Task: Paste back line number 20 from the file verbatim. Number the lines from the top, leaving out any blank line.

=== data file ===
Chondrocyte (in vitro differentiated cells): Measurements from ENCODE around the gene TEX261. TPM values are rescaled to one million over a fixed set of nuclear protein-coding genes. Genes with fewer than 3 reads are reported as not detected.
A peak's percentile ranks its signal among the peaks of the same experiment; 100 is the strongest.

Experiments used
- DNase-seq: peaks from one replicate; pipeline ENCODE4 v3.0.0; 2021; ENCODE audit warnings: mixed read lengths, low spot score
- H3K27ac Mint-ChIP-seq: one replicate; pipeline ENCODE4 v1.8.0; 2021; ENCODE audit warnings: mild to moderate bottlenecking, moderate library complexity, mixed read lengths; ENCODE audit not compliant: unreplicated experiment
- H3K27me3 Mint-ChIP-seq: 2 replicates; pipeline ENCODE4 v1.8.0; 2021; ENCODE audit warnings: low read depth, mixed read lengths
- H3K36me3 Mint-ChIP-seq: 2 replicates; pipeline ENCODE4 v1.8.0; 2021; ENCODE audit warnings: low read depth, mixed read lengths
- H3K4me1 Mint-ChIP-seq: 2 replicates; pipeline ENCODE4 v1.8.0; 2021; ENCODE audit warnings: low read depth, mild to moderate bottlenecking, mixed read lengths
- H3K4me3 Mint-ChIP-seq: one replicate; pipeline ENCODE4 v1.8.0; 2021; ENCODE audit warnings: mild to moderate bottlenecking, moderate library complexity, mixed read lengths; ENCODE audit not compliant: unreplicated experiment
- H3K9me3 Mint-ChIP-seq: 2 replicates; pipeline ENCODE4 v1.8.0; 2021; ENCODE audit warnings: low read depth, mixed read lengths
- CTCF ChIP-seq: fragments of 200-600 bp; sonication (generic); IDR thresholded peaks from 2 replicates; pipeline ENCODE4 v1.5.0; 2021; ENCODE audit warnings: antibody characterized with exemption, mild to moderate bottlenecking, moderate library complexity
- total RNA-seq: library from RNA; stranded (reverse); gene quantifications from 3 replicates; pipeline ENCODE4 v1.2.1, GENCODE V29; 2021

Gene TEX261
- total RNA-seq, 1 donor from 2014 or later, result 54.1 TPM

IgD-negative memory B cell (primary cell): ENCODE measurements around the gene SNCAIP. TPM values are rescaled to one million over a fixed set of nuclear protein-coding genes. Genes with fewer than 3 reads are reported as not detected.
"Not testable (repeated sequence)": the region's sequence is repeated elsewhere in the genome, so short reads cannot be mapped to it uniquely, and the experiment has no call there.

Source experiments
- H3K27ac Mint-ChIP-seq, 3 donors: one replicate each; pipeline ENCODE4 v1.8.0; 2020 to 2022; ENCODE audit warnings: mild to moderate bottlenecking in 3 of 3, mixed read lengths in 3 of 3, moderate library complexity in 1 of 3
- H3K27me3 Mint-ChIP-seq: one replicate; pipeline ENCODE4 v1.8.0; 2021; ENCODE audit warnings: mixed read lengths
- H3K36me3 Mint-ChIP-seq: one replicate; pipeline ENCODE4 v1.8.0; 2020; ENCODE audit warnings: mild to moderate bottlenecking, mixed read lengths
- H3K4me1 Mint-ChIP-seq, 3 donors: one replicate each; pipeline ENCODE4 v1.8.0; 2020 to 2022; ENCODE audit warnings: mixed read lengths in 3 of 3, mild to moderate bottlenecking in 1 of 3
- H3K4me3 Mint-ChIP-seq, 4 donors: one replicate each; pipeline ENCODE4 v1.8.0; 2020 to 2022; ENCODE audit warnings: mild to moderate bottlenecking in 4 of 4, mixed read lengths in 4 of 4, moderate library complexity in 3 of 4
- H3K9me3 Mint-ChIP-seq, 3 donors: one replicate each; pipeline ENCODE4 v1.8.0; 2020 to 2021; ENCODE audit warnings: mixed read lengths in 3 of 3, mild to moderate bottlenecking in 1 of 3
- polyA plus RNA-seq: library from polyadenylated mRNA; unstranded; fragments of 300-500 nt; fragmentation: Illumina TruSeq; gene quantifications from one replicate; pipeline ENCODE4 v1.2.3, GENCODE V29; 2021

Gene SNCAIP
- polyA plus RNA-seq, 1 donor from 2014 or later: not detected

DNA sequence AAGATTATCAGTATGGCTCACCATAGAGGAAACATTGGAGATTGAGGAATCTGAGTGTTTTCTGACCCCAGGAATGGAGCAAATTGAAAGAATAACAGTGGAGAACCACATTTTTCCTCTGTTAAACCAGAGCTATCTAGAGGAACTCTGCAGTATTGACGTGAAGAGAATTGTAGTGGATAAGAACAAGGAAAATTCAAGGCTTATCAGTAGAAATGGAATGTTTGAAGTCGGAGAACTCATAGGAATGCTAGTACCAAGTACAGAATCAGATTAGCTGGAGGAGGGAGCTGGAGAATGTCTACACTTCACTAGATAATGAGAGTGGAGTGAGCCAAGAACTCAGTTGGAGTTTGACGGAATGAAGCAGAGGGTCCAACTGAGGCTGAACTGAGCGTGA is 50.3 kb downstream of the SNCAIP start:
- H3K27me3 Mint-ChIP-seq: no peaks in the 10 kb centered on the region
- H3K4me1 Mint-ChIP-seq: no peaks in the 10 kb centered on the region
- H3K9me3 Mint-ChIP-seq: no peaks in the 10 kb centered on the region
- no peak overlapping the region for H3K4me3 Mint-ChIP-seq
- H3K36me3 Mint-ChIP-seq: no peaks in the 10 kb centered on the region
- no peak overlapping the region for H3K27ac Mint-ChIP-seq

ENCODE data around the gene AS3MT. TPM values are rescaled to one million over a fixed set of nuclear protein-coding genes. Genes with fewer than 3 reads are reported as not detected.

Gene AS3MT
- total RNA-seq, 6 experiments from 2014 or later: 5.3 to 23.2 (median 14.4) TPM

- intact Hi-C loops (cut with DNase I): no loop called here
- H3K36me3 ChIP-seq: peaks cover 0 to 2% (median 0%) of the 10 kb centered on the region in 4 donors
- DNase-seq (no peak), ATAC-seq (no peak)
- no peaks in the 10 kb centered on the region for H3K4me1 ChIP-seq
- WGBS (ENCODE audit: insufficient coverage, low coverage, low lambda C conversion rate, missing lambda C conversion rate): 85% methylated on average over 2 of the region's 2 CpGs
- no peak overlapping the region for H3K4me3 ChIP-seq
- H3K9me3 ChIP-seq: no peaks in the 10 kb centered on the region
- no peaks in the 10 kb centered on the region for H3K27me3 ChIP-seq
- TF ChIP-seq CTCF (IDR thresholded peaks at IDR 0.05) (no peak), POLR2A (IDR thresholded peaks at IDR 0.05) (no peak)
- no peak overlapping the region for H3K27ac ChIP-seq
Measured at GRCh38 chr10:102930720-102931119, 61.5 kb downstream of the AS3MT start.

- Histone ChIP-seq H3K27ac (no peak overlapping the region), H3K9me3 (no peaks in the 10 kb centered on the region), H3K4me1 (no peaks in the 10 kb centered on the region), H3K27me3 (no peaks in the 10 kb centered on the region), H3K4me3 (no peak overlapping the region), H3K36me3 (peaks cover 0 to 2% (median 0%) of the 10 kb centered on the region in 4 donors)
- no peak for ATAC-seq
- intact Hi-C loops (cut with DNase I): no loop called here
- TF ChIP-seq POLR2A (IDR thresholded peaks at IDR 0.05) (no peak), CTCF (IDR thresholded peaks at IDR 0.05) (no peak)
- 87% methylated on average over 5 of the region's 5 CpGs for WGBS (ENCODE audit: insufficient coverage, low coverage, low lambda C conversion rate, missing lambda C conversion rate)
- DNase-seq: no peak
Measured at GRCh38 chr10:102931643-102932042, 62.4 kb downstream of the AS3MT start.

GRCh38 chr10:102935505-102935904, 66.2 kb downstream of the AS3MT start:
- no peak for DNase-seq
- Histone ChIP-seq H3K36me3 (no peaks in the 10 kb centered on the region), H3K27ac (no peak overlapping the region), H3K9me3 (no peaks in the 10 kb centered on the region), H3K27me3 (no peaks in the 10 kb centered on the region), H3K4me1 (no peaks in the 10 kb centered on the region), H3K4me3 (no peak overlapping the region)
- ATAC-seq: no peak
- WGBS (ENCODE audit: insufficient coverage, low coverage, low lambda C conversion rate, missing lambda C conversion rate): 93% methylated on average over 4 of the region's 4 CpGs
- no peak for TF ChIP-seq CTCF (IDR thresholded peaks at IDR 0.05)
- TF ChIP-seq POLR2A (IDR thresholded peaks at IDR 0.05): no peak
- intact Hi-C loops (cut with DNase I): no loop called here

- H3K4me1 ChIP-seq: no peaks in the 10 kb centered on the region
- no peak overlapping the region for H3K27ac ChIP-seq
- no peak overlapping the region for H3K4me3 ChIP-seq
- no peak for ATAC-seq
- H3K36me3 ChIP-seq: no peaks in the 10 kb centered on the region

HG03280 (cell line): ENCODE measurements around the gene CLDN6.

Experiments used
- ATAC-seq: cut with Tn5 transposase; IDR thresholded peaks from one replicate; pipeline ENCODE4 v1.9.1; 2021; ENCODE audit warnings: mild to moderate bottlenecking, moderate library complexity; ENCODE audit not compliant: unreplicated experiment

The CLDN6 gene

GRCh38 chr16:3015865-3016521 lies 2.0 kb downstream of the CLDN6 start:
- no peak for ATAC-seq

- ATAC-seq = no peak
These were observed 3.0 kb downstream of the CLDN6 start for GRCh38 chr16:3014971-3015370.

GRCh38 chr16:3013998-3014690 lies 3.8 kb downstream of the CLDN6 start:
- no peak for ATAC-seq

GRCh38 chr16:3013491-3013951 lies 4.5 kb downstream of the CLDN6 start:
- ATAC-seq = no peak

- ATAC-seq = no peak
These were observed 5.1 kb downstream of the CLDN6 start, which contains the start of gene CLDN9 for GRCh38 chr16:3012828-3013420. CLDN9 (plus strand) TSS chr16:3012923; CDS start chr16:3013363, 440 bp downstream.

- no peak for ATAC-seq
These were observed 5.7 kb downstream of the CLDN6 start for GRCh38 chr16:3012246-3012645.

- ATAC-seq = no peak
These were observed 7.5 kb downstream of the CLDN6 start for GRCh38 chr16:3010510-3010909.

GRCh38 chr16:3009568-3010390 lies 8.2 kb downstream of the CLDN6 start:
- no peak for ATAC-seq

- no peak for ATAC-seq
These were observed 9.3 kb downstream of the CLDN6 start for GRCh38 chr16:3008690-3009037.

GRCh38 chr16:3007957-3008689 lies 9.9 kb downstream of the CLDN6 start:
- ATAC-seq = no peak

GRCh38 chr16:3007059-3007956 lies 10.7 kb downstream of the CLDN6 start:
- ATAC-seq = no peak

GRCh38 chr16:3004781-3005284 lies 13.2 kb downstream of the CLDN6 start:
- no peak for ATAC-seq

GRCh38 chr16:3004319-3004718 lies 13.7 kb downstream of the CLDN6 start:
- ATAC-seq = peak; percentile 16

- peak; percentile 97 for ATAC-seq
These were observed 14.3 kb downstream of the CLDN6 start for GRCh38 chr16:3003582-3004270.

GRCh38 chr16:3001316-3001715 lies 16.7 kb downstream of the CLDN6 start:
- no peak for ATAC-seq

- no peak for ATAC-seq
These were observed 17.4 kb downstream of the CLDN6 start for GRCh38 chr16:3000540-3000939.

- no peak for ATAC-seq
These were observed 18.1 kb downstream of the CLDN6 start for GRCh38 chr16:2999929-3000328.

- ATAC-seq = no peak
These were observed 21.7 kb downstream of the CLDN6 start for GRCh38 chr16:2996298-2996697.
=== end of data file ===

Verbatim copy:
- H3K36me3 Mint-ChIP-seq: one replicate; pipeline ENCODE4 v1.8.0; 2020; ENCODE audit warnings: mild to moderate bottlenecking, mixed read lengths